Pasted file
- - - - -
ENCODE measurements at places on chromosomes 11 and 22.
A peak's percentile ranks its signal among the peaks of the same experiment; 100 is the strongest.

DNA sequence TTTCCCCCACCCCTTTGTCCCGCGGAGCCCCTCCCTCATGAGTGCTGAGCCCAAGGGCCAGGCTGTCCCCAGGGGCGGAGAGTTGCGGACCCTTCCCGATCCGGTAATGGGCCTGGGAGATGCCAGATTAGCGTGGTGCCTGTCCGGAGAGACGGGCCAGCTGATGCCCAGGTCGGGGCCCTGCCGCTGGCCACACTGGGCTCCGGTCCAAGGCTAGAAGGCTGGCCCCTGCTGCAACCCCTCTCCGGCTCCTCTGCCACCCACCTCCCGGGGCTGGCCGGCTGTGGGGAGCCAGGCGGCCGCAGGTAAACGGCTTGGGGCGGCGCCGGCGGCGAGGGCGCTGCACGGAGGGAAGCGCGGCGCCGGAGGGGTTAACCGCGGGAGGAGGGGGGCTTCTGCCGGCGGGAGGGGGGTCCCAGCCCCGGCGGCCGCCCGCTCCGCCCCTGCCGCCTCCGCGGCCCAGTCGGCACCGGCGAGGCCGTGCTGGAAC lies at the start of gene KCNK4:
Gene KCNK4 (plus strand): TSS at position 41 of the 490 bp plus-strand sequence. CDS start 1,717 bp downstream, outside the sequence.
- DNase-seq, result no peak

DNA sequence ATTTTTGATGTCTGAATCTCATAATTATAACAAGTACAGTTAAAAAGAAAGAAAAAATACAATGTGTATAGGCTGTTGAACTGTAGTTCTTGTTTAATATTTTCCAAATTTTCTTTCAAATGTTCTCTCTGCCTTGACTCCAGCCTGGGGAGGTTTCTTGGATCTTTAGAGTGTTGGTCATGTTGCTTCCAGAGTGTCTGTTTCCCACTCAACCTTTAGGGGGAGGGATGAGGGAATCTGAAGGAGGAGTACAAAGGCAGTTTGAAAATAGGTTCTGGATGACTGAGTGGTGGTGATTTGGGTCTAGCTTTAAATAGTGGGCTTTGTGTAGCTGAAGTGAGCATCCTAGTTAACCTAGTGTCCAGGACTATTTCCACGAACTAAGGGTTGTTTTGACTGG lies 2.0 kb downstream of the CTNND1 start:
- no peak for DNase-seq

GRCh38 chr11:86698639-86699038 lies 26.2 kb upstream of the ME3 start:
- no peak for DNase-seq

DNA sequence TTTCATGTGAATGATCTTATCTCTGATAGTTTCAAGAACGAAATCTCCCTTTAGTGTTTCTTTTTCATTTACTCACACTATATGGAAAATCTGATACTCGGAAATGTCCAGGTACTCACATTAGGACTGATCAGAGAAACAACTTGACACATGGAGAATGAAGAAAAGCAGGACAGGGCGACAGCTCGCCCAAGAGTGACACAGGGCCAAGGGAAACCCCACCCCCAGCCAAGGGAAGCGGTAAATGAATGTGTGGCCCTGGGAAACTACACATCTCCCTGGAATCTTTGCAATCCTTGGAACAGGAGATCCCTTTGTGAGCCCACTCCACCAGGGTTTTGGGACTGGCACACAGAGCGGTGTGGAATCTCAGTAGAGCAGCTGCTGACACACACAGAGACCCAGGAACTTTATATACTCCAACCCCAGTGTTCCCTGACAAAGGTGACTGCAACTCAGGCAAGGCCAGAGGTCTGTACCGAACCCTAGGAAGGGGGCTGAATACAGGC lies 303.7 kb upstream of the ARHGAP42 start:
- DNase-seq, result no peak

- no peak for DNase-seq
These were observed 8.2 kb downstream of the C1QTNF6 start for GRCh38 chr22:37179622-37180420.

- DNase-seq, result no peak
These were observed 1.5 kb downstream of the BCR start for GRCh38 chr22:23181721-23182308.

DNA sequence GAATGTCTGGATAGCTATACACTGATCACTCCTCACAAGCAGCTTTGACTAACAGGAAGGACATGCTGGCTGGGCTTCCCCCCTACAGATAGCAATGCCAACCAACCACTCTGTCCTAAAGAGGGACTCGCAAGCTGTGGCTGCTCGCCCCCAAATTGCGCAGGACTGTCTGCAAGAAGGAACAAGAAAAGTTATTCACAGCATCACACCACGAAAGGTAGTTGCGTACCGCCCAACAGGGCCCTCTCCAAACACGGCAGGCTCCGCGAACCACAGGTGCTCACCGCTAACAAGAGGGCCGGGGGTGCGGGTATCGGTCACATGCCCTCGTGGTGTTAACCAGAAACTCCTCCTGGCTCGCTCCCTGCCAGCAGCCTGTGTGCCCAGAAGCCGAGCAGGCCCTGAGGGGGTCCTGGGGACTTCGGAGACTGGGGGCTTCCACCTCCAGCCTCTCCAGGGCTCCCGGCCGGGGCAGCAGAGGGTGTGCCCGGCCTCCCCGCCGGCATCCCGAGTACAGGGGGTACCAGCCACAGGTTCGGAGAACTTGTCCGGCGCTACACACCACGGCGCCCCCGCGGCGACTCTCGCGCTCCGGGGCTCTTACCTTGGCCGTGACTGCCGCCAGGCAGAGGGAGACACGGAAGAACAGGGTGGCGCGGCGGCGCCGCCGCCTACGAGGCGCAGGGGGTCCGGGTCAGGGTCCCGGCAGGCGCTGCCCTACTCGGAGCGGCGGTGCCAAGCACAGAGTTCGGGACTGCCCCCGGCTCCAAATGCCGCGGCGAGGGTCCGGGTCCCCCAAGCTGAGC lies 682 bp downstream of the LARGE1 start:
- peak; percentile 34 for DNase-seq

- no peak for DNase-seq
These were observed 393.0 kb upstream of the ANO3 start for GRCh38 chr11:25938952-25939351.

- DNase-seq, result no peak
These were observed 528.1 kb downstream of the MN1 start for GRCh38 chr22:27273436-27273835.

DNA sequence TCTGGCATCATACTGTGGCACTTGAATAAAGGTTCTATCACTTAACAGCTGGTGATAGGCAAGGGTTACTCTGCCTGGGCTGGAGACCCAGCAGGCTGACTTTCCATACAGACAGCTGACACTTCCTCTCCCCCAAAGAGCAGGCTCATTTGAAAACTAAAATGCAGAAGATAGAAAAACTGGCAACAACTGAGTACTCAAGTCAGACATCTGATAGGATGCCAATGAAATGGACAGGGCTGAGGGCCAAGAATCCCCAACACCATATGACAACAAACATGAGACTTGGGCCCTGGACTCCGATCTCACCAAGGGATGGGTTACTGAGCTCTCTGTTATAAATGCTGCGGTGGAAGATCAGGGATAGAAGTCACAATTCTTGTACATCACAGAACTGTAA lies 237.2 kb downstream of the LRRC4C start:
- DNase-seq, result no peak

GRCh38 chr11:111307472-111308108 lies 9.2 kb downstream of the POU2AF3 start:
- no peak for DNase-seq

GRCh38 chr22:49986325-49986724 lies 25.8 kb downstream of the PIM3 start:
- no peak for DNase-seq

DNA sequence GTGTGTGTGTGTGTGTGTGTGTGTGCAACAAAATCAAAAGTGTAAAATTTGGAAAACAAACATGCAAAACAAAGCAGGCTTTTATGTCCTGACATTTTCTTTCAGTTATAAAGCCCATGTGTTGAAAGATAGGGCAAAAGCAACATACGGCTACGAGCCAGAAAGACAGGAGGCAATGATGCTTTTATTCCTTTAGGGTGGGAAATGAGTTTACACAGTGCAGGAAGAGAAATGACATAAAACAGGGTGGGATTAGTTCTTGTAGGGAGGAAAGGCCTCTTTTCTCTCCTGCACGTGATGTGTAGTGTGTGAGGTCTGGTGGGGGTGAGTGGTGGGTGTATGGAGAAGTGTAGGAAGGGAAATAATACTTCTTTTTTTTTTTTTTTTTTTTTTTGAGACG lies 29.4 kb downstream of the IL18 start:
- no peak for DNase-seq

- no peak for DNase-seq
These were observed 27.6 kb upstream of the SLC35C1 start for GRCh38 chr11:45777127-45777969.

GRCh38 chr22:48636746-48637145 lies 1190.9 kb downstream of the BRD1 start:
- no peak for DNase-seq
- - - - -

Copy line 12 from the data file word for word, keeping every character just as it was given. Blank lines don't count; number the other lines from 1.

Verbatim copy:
- no peak for DNase-seq